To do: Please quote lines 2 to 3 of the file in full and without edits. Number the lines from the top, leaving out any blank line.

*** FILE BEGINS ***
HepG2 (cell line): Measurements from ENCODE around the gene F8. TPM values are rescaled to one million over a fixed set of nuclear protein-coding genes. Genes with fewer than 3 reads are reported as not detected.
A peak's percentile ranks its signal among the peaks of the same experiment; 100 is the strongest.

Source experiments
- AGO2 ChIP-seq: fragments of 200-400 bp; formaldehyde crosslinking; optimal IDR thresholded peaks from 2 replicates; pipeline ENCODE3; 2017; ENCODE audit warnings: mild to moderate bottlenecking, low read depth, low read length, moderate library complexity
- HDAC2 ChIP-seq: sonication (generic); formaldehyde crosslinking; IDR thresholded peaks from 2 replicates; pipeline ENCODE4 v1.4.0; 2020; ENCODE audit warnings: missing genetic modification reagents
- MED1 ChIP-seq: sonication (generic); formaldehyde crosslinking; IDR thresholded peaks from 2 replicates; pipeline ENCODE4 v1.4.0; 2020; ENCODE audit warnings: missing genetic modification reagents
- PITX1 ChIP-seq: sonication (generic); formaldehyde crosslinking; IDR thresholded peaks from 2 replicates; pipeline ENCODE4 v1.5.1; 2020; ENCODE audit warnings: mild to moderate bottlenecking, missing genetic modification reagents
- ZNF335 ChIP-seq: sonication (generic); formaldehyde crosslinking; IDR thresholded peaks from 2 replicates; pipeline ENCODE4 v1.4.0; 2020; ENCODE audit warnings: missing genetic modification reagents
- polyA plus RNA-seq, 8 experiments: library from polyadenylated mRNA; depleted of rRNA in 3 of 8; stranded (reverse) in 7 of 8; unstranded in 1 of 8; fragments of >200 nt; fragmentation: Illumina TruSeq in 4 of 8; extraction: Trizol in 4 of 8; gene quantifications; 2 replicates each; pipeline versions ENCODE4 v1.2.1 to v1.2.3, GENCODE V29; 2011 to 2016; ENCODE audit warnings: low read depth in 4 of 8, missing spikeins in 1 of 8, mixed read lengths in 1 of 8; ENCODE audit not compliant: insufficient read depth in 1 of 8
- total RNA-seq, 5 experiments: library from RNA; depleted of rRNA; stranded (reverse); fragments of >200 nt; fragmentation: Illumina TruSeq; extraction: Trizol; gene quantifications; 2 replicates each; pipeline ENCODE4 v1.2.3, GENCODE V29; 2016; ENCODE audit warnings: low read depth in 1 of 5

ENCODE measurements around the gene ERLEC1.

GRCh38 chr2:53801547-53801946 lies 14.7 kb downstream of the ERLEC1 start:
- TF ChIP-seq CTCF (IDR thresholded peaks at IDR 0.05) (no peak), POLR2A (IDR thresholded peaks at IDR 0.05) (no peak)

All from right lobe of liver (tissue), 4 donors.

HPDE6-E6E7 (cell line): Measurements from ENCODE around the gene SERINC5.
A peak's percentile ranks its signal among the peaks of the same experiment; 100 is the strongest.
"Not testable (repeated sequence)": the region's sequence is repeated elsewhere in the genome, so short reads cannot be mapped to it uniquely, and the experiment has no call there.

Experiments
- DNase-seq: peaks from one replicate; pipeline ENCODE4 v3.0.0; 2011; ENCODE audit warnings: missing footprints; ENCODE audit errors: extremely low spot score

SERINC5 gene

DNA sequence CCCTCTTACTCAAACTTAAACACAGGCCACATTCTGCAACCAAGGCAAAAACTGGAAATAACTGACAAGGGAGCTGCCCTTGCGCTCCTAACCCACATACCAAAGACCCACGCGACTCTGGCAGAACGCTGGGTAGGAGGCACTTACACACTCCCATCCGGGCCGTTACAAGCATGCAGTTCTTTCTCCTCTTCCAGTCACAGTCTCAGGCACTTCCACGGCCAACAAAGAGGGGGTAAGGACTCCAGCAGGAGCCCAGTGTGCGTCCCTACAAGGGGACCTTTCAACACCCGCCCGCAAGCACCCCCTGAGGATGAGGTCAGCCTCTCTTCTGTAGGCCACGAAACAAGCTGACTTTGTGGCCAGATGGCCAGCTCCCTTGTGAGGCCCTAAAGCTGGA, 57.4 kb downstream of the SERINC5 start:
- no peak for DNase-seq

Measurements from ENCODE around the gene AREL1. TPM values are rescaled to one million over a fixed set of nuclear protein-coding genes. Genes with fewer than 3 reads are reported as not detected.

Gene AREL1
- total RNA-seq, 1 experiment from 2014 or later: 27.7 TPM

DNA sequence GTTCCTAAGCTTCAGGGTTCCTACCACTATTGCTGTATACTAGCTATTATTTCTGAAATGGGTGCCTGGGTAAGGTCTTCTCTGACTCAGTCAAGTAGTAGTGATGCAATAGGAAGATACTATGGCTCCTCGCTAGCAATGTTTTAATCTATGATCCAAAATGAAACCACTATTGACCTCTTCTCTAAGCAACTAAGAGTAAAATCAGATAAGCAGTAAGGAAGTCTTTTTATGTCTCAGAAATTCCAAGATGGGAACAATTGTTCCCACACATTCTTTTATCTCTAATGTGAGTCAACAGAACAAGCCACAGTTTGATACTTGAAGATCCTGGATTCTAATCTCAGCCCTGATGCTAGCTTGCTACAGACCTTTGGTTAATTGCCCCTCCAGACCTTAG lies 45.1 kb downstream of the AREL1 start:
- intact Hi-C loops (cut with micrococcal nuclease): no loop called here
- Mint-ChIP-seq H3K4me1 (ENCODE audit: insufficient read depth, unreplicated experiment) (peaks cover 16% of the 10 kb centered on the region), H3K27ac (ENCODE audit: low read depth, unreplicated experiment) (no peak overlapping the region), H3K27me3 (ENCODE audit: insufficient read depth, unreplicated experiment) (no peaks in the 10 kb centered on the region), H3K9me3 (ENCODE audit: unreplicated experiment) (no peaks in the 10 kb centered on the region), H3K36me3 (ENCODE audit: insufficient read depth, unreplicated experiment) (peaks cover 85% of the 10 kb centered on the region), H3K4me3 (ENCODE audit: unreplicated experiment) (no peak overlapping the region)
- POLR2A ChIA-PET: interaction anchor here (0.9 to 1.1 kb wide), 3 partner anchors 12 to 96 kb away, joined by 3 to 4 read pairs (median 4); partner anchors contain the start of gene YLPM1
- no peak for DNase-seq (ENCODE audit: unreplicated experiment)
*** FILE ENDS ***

A peak's percentile ranks its signal among the peaks of the same experiment; 100 is the strongest.

Source experiments